Whedon does go revisionist where race and gender are concerned, though. Race apparently just isn't an issue in the multi-racial Firefly universe, and it's never referred to in any way. You couldn't get away with that in a smart Western set in actual 19th-century America. Gender is more complicated. There's one old-fashioned sexist cliché, the mysterious, "exotic", beautiful high-class prostitute who rents space on the ship, but in general women are allowed to defy the conventions of the genre. (There's another slightly problematic female character whom I'm not going to discuss, since it'll ruin the pilot for anyone who hasn't seen the show yet.) Kaylee, the ship's sweet, optimistic mechanic, is something of a mechanical genius, and Zoe, who fought with Captain Reynolds in the war, is a stoical soldier who out-badasses any man on the crew. You could argue that Kaylee anthropomorphizes Serenity to such an extent that her skill at fixing the ship is actually an act of feminine nurture and that Zoe is just another ass-kicking hottie in the Alias vein. There's something to both of those points (although I'd suggest that Gina Torres plays Zoe with such dignity and dry humor that she transcends the ass-kicking hottie label), but there's no getting away from the fact that women could never play either of those roles in a classic Western. All of this is to say that by setting his Western in the future, Whedon can sidestep issues of racial and gender inequality.

I can't decide whether this dodge is irritating or refreshing. There's a long history in feminist science fiction of imagining a future without misogyny, but my sense is that the imagined future generally looks quite different from the present or the past. In Whedon's imagined future, the (apparent) elimination of sexism and racism doesn't change very much. I think this tends to downplay the significance of racism and sexism: they're treated as superficial things, not stuff that fundamentally shapes our society and culture. On the other hand, it is really nice to see women playing roles that have generally been reserved for men in both sci-fi and Westerns.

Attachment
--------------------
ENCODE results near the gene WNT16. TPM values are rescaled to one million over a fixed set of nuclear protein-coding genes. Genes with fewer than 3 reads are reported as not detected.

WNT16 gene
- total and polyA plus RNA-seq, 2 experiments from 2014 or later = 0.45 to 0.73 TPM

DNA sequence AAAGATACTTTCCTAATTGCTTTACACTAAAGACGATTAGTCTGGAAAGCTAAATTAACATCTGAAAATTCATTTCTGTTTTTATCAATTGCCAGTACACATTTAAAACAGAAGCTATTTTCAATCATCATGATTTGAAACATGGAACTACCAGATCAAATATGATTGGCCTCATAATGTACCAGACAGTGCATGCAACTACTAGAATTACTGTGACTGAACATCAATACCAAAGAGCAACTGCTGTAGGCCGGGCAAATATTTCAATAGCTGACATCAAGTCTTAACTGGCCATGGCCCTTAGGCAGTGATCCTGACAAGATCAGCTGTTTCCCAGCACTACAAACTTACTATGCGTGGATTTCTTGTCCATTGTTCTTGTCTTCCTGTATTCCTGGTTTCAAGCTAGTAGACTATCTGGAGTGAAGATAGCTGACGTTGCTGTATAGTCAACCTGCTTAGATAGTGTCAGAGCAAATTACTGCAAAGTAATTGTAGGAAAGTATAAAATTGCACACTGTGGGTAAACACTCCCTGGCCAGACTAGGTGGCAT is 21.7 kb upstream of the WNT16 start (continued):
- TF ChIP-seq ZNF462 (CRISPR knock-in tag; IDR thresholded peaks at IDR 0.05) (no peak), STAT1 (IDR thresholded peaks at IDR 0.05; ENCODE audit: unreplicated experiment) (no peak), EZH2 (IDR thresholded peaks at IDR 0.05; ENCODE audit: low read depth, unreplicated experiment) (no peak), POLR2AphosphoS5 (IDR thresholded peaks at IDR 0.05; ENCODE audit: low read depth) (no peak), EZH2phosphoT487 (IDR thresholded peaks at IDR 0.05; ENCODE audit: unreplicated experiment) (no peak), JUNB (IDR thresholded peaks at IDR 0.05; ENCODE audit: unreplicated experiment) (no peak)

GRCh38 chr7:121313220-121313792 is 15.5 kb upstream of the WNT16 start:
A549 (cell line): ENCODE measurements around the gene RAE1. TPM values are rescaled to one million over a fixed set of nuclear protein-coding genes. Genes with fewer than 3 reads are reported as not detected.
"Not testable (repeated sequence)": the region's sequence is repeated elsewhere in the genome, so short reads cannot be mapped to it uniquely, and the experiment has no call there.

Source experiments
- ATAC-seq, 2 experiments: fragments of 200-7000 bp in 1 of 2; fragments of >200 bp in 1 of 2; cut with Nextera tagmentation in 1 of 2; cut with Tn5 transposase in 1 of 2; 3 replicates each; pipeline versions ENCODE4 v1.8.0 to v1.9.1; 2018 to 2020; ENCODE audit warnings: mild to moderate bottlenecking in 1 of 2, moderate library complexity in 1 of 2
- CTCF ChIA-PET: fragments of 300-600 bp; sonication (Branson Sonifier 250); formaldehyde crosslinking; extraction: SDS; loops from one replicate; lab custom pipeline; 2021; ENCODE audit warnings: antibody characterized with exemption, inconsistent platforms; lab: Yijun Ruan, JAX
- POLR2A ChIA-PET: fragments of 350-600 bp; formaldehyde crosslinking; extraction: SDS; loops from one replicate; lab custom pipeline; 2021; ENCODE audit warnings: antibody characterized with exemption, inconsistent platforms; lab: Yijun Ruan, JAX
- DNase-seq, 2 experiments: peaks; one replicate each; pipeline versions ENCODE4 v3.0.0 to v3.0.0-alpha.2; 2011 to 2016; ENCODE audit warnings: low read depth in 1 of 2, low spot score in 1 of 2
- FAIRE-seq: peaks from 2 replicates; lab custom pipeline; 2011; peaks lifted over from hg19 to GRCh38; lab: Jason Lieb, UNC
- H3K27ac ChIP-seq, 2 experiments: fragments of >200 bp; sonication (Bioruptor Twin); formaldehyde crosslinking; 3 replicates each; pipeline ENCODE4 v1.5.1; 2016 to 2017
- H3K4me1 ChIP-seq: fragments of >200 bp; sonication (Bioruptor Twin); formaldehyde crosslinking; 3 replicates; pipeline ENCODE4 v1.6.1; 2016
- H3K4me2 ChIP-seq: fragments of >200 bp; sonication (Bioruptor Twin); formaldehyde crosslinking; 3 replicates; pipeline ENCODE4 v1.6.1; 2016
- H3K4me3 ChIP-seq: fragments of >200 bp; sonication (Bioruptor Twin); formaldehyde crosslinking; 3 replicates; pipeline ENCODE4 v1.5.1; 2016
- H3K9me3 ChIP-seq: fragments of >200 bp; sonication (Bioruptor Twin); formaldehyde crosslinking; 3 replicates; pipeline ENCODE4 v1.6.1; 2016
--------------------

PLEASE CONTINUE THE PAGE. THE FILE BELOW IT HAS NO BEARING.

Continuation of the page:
So anyway, Fox canceled Firefly halfway through its first season, but apparently there's going to be a movie. I'm pretty excited about it, mostly because I'm a huge geek. And also because it will give me another chance to see the pretty, pretty cast.

Oh, and can anyone tell me why the bounty hunter in "Objects in Space" is named Jubal Early? Did Whedon mean to refer to the Civil War general, or did he just like the name? Because it is an awesome name.

Wow. That was a long post. Sorry about that. Tomorrow I will probably get back to short, manageable posts that whine about my doctors.